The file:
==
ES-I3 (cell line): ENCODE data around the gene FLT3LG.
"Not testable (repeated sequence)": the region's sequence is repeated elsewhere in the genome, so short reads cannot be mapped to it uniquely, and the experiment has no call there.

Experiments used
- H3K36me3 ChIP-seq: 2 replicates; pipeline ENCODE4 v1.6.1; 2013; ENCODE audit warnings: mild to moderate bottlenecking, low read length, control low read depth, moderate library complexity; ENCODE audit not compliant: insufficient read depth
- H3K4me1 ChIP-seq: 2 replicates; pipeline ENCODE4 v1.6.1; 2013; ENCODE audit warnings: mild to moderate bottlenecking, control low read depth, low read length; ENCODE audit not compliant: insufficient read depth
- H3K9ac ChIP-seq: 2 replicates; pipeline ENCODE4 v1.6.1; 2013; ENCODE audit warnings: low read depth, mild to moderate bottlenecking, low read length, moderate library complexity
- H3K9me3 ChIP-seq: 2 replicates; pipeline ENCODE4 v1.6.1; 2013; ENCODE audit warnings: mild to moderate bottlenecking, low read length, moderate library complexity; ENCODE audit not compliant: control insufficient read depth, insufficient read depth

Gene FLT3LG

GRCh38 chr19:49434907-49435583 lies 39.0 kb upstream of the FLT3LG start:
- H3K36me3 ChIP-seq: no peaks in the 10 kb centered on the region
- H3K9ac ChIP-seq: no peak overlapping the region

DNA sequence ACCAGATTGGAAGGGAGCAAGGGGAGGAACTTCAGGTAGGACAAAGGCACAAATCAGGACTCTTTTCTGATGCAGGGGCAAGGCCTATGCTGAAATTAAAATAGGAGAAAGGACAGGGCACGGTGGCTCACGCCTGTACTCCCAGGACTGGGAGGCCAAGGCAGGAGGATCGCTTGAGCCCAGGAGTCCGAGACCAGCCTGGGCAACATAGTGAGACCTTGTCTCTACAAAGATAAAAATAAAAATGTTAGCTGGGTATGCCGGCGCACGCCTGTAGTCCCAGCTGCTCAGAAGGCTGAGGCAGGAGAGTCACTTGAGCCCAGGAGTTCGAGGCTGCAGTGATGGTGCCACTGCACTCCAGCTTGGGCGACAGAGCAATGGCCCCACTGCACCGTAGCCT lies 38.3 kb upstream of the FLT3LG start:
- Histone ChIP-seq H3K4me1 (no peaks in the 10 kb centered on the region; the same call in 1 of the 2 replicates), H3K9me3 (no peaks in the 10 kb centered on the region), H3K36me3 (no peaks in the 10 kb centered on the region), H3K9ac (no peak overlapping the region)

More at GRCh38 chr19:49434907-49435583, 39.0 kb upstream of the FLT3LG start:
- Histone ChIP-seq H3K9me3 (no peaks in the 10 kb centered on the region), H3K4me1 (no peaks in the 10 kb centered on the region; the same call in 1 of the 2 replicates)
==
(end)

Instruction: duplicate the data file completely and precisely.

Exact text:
ES-I3 (cell line): ENCODE data around the gene FLT3LG.
"Not testable (repeated sequence)": the region's sequence is repeated elsewhere in the genome, so short reads cannot be mapped to it uniquely, and the experiment has no call there.

Experiments used
- H3K36me3 ChIP-seq: 2 replicates; pipeline ENCODE4 v1.6.1; 2013; ENCODE audit warnings: mild to moderate bottlenecking, low read length, control low read depth, moderate library complexity; ENCODE audit not compliant: insufficient read depth
- H3K4me1 ChIP-seq: 2 replicates; pipeline ENCODE4 v1.6.1; 2013; ENCODE audit warnings: mild to moderate bottlenecking, control low read depth, low read length; ENCODE audit not compliant: insufficient read depth
- H3K9ac ChIP-seq: 2 replicates; pipeline ENCODE4 v1.6.1; 2013; ENCODE audit warnings: low read depth, mild to moderate bottlenecking, low read length, moderate library complexity
- H3K9me3 ChIP-seq: 2 replicates; pipeline ENCODE4 v1.6.1; 2013; ENCODE audit warnings: mild to moderate bottlenecking, low read length, moderate library complexity; ENCODE audit not compliant: control insufficient read depth, insufficient read depth

Gene FLT3LG

GRCh38 chr19:49434907-49435583 lies 39.0 kb upstream of the FLT3LG start:
- H3K36me3 ChIP-seq: no peaks in the 10 kb centered on the region
- H3K9ac ChIP-seq: no peak overlapping the region

DNA sequence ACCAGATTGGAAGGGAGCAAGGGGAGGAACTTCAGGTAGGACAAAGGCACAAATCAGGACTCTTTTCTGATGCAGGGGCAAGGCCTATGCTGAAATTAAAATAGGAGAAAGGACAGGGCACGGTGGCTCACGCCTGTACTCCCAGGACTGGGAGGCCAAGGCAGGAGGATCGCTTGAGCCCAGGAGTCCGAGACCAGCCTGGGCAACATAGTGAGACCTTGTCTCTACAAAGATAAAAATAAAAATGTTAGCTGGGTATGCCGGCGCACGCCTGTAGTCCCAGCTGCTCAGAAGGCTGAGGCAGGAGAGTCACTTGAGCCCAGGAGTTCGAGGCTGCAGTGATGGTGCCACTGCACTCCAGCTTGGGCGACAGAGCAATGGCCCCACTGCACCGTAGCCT lies 38.3 kb upstream of the FLT3LG start:
- Histone ChIP-seq H3K4me1 (no peaks in the 10 kb centered on the region; the same call in 1 of the 2 replicates), H3K9me3 (no peaks in the 10 kb centered on the region), H3K36me3 (no peaks in the 10 kb centered on the region), H3K9ac (no peak overlapping the region)

More at GRCh38 chr19:49434907-49435583, 39.0 kb upstream of the FLT3LG start:
- Histone ChIP-seq H3K9me3 (no peaks in the 10 kb centered on the region), H3K4me1 (no peaks in the 10 kb centered on the region; the same call in 1 of the 2 replicates)